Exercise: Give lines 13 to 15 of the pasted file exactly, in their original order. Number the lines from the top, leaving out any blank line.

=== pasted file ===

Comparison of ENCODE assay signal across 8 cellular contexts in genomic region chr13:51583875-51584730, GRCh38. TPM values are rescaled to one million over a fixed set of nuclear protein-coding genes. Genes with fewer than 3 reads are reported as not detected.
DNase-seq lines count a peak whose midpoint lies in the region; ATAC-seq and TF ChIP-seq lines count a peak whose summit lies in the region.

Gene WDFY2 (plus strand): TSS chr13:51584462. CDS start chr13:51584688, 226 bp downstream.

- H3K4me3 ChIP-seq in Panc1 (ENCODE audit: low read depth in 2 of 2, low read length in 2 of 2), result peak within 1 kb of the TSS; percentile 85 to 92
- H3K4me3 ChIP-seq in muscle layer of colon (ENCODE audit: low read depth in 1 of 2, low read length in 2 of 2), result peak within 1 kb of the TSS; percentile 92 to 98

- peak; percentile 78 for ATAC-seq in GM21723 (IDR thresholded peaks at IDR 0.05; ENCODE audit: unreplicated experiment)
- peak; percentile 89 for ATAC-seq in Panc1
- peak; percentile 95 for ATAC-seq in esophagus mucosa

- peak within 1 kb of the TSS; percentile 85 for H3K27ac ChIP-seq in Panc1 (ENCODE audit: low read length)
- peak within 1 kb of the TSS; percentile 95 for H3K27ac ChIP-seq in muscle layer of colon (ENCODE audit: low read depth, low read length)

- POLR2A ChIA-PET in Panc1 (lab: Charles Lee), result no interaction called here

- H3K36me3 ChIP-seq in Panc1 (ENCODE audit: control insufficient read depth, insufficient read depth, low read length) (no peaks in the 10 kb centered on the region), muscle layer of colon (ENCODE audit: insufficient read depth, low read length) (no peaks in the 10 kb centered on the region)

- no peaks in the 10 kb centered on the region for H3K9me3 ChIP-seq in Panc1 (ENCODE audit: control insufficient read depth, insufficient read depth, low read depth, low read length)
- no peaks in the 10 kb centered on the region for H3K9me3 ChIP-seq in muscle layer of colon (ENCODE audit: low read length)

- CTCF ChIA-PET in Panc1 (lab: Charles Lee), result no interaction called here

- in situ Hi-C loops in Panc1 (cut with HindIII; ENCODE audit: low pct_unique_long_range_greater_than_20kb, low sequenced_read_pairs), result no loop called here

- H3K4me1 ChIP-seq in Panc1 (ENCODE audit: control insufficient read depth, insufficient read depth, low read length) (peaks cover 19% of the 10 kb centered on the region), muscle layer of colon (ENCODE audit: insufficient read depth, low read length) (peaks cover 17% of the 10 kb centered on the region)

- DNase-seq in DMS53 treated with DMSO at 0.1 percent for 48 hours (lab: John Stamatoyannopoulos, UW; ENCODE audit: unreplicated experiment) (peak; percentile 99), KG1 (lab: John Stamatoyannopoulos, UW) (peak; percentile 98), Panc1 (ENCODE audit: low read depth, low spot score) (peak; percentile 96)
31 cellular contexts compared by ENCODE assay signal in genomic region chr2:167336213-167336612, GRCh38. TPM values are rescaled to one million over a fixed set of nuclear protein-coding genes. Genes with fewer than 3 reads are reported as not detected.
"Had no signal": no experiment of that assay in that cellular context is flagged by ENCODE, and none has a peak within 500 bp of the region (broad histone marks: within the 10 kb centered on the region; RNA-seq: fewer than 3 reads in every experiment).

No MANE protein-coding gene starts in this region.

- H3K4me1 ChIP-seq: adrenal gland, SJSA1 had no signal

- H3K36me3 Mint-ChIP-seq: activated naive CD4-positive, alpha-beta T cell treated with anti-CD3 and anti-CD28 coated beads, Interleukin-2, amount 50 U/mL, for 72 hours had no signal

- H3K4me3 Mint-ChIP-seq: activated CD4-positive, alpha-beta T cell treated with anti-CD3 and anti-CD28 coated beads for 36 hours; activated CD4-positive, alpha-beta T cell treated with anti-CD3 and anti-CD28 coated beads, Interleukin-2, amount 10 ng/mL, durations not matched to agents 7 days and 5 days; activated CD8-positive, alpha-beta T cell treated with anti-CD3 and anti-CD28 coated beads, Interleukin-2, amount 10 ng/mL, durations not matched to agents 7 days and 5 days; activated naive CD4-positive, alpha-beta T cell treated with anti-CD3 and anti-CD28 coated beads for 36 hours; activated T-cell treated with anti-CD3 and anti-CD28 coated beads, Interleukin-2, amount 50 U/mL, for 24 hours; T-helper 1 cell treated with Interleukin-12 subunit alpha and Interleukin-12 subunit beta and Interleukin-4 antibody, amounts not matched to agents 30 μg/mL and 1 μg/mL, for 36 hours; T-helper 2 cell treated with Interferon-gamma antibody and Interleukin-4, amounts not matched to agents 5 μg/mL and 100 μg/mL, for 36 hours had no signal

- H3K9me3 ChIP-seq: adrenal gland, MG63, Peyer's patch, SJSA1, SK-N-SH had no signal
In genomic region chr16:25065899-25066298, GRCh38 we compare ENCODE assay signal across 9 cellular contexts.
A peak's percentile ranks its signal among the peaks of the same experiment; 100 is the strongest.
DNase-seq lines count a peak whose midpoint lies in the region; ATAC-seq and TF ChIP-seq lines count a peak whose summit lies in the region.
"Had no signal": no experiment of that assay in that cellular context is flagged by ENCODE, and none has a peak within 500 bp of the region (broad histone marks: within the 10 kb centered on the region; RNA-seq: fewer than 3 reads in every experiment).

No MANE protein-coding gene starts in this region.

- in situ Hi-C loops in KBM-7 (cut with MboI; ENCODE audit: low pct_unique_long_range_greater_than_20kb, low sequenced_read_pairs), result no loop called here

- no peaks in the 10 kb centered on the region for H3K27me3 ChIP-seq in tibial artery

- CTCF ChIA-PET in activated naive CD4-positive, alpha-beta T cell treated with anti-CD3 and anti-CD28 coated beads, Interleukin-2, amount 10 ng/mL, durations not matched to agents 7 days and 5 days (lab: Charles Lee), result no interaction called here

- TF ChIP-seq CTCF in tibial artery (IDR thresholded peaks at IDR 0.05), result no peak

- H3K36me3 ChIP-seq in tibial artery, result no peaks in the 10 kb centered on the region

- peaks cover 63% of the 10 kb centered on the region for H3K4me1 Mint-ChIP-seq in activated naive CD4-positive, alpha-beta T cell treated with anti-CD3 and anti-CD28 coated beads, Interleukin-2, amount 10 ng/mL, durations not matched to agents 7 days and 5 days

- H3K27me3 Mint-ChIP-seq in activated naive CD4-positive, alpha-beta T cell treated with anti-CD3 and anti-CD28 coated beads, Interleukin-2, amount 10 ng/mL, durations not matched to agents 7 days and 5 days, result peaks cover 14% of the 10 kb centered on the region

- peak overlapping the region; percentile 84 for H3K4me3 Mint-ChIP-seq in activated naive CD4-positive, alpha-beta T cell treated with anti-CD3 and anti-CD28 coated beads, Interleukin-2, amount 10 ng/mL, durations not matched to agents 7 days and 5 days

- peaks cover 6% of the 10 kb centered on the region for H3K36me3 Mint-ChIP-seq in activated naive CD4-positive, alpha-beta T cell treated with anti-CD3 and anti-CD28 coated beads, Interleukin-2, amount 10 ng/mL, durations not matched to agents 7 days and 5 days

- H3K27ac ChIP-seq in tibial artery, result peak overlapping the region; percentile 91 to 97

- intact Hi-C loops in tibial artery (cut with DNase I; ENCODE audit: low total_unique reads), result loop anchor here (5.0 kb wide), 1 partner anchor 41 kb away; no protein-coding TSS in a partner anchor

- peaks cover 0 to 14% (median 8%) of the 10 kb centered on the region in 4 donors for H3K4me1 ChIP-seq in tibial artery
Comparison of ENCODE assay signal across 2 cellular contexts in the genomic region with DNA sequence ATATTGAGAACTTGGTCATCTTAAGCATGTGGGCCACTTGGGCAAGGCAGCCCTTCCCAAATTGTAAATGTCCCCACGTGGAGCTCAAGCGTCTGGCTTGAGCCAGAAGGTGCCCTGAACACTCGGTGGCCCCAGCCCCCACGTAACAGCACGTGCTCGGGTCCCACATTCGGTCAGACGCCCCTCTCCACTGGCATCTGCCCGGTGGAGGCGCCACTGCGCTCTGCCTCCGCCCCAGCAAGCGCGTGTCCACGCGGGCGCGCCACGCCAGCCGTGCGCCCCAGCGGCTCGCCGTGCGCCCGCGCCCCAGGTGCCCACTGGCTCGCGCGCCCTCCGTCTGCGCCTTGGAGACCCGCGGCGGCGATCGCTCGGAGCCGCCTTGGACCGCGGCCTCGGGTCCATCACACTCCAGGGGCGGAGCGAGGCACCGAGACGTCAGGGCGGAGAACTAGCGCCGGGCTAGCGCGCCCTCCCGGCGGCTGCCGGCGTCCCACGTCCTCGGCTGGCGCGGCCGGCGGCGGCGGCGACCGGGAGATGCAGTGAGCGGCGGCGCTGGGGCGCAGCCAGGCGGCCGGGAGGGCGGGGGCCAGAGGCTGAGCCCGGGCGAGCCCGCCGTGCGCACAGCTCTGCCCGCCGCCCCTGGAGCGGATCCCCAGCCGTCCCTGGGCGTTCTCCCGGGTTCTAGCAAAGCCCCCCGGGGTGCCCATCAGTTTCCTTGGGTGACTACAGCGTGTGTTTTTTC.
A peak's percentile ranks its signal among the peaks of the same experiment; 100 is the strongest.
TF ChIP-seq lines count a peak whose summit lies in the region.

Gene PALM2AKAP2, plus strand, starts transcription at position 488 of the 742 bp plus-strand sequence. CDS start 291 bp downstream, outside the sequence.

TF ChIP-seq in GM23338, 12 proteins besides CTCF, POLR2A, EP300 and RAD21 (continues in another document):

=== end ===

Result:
- no peaks in the 10 kb centered on the region for H3K9me3 ChIP-seq in Panc1 (ENCODE audit: control insufficient read depth, insufficient read depth, low read depth, low read length)
- no peaks in the 10 kb centered on the region for H3K9me3 ChIP-seq in muscle layer of colon (ENCODE audit: low read length)

- CTCF ChIA-PET in Panc1 (lab: Charles Lee), result no interaction called here